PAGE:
Mar 06, 2018
Debora Vogel. Die Geometrie des Verzichts. Gedichte, Montagen, Essays, Briefe. (Wuppertal: Arco Verlag, 2016), 672 pages. 32,00 €.
The volume Die Geometrie des Verzichts [The Geometry of Renunciation], edited and translated by Anna Maja Misiak, is the first edition of Debora Vogel’s work in any language to include all of her prose and poetry. 1 1 The volume follows the pioneering work of Karolina Szymaniak who first edited a collection of Vogel’s prose in Polish in 2006 under the title Akacje kwitną. Montaże [Acacias Bloom. Montages.], and then authored a monograph on the author, Być agentem wiecznej idei. Przemiany poglądów estetycznych Debory Vogel [To Be an Agent of an Eternal Idea. The changing Aesthetic Views of Debora Vogel] in 2007. A Ukrainian translation of Debora Vogel’s two poetry collections Фігури днів. Манекени [Day Figures. Mannequins] appeared in 2015, followed by the German edition at hand in 2016. A few of Vogel’s poems in English appeared in Katheryn Hellerstein’s 2014 monograph, A Question of Tradition. Women Poets in Yiddish, 1586-1987. Another poem appeared in Pakn Treger in a translation by Anna Elena Torres, who has translated the author’s Mannequins collection. Hershl Hartman, Zackary Sholem Berger, and Benjamin Paloff have also translated Vogel’s work into English. However, since the number of available English texts is scant, there is a need for more English translations if Vogel is to be introduced to both scholarly and wider readership. The author of the present review published some prose excerpts from the Acacias Bloom in the Pakn Treger 2017 Translation Issue and is currently at work on translating Vogel’s Day Figures collection as her translation fellowship project at the Yiddish Book Center. It is a welcome addition to the study of Debora Vogel (Dvoyre Fogel) (1900-1942), a writer, philosopher, art critic, and intellectual who has often been written out of the history of the European avant-garde and of Yiddish modernism.
Misiak’s German-language project is ambitious and presents the wide range of genres, themes, and linguistic concerns of the talented writer. Die Geomtrie des Verzichts also highlights the linguistic range and creative talent of Debora Vogel through the addition of scholarly annotations, contextual commentary, and an afterword by the editor. At its center, the volume presents a bilingual corpus of Vogel’s poetry in Yiddish and German; unfortunately, the Yiddish is also presented in German letters. Such an approach to translation might be an attempt to increase the accessibility to Yiddish for the German audience, but it also works to domesticate the material. If the goal of a bilingual work is to make the original present on its own terms, this presentation reduces linguistic difference.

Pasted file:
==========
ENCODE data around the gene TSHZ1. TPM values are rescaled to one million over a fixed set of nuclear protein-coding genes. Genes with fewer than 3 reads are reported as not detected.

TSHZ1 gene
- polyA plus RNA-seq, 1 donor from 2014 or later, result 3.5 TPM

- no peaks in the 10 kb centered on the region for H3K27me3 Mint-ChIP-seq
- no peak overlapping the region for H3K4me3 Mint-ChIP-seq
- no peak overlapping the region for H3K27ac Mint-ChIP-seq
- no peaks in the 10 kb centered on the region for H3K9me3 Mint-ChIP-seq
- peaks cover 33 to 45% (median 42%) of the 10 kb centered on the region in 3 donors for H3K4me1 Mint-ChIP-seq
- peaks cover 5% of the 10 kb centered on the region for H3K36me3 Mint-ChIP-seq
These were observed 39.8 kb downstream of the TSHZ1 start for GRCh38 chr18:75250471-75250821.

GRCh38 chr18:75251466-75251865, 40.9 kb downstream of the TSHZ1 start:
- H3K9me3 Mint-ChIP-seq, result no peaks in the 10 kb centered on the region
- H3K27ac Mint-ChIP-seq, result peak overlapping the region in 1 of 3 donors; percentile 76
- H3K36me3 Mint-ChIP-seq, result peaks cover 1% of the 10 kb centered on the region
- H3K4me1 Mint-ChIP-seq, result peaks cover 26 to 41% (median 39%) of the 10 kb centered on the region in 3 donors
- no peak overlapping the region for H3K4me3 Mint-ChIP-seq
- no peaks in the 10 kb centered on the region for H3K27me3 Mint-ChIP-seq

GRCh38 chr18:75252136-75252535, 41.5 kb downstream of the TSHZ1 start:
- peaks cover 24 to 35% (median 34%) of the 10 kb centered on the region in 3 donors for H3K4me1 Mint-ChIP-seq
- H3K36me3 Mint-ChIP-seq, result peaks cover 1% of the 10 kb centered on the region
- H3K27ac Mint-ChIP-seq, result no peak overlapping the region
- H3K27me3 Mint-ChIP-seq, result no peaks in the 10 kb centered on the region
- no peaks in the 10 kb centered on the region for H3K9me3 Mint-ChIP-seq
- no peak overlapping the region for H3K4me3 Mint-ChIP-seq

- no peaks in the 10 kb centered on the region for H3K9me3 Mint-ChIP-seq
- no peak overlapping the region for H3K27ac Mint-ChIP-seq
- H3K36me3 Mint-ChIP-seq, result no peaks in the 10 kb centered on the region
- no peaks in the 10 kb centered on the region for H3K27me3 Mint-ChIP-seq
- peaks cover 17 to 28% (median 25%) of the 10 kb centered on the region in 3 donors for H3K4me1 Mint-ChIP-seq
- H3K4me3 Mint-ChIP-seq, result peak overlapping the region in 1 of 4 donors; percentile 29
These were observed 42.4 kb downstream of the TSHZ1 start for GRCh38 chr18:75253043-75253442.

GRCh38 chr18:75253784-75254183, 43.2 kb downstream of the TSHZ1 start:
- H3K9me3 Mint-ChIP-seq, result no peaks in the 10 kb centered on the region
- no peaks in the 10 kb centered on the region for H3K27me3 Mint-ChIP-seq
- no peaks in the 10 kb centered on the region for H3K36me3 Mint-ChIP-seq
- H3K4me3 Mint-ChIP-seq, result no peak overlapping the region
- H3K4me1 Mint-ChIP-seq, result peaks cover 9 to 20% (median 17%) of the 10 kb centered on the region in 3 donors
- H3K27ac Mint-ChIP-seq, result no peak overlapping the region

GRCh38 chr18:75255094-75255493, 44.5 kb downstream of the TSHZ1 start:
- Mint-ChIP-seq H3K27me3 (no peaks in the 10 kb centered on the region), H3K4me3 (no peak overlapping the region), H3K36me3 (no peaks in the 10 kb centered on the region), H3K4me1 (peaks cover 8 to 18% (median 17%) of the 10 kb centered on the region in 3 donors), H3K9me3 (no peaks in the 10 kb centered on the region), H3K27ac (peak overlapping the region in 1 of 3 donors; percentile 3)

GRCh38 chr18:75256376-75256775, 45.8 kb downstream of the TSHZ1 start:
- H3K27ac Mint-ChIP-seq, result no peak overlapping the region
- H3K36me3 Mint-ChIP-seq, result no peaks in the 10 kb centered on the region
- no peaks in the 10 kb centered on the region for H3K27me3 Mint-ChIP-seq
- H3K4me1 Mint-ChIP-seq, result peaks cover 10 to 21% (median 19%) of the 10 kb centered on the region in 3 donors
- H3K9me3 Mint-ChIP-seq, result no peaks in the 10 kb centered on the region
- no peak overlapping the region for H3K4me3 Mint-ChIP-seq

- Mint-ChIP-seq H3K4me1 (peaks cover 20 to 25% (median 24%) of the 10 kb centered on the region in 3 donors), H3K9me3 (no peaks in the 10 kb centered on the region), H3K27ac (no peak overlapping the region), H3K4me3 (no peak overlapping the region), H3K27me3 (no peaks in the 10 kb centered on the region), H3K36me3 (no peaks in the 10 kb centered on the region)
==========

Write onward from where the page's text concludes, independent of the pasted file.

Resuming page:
Despite the distraction of presenting the Yiddish poetry in transliteration, Misiak has productively chosen to include poems from across Vogel’s career, including work from her first collection, Tog figurn [Day Figures] published in 1930. The collection of Vogel’s Cubist-Constructivist cityscapes encapsulates a mood of stasis, monotony, and boredom. With its synaesthetic interplay of words, colors, materials, and geometrical figures, the collection also serves as an inspiration for the overall title of the translated volume, Die Geometrie des Verzichts [The Geometry of Renunciation]. Poetry is also presented from Vogel’s second book, Manekinen [The Mannequins, 1934] which is a “continuation of the Constructivism of Day Figures,” according to Vogel’s own afterword. The Mannequins’ two sequences, Trink lider [Drinking Songs], and Shundbaladen [Bawdy Ballads] also serve as “an expression of the decorative-consumptive world view” and are rich in allusions to other Yiddish works, such as Itzik Manger’s Ballads. The collection also elaborates on the theme of monotony and repetition as well as alienation that is brought about by modernity. Finally, the collection includes the author’s late poetry that was scattered in a variety of Polish and American journals, including In zikh, Der nayer morgen, and Literarishe bleter.